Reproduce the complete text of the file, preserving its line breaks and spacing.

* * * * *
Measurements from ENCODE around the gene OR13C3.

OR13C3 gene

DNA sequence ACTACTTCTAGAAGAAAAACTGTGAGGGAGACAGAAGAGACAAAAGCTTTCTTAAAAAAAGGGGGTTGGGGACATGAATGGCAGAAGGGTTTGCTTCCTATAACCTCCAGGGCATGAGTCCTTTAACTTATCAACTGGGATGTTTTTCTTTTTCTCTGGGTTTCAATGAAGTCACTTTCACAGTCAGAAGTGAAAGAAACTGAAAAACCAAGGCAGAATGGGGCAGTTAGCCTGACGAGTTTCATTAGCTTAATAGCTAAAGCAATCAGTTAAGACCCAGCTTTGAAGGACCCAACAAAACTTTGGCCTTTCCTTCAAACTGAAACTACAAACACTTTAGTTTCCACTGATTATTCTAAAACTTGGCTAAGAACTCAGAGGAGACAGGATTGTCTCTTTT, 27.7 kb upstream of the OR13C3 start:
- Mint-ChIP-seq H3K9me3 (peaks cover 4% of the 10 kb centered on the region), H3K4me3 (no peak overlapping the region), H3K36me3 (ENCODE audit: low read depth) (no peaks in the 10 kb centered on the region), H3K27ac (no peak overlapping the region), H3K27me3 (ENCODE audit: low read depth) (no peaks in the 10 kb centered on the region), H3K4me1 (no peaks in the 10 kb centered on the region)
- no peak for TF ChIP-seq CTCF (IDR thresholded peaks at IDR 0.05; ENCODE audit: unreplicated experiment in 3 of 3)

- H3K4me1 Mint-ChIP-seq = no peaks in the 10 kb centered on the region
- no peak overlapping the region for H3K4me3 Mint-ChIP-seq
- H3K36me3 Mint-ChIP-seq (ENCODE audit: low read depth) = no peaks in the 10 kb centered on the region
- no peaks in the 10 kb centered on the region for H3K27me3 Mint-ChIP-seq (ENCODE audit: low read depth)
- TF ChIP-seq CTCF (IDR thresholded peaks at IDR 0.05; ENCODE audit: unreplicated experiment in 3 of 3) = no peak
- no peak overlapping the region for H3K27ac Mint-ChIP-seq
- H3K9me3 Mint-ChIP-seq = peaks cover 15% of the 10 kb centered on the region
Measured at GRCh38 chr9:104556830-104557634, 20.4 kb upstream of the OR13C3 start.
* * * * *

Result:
Measurements from ENCODE around the gene OR13C3.

OR13C3 gene

DNA sequence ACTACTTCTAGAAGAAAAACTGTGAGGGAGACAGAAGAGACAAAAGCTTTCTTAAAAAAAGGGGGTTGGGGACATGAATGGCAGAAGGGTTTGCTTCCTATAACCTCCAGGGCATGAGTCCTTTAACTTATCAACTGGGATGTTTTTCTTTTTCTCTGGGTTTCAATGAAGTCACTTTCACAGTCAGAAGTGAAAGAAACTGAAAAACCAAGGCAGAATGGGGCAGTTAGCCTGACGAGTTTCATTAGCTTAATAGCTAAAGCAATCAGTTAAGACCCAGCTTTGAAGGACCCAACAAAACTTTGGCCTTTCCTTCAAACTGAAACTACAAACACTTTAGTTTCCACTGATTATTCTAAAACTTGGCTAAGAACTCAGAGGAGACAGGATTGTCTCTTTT, 27.7 kb upstream of the OR13C3 start:
- Mint-ChIP-seq H3K9me3 (peaks cover 4% of the 10 kb centered on the region), H3K4me3 (no peak overlapping the region), H3K36me3 (ENCODE audit: low read depth) (no peaks in the 10 kb centered on the region), H3K27ac (no peak overlapping the region), H3K27me3 (ENCODE audit: low read depth) (no peaks in the 10 kb centered on the region), H3K4me1 (no peaks in the 10 kb centered on the region)
- no peak for TF ChIP-seq CTCF (IDR thresholded peaks at IDR 0.05; ENCODE audit: unreplicated experiment in 3 of 3)

- H3K4me1 Mint-ChIP-seq = no peaks in the 10 kb centered on the region
- no peak overlapping the region for H3K4me3 Mint-ChIP-seq
- H3K36me3 Mint-ChIP-seq (ENCODE audit: low read depth) = no peaks in the 10 kb centered on the region
- no peaks in the 10 kb centered on the region for H3K27me3 Mint-ChIP-seq (ENCODE audit: low read depth)
- TF ChIP-seq CTCF (IDR thresholded peaks at IDR 0.05; ENCODE audit: unreplicated experiment in 3 of 3) = no peak
- no peak overlapping the region for H3K27ac Mint-ChIP-seq
- H3K9me3 Mint-ChIP-seq = peaks cover 15% of the 10 kb centered on the region
Measured at GRCh38 chr9:104556830-104557634, 20.4 kb upstream of the OR13C3 start.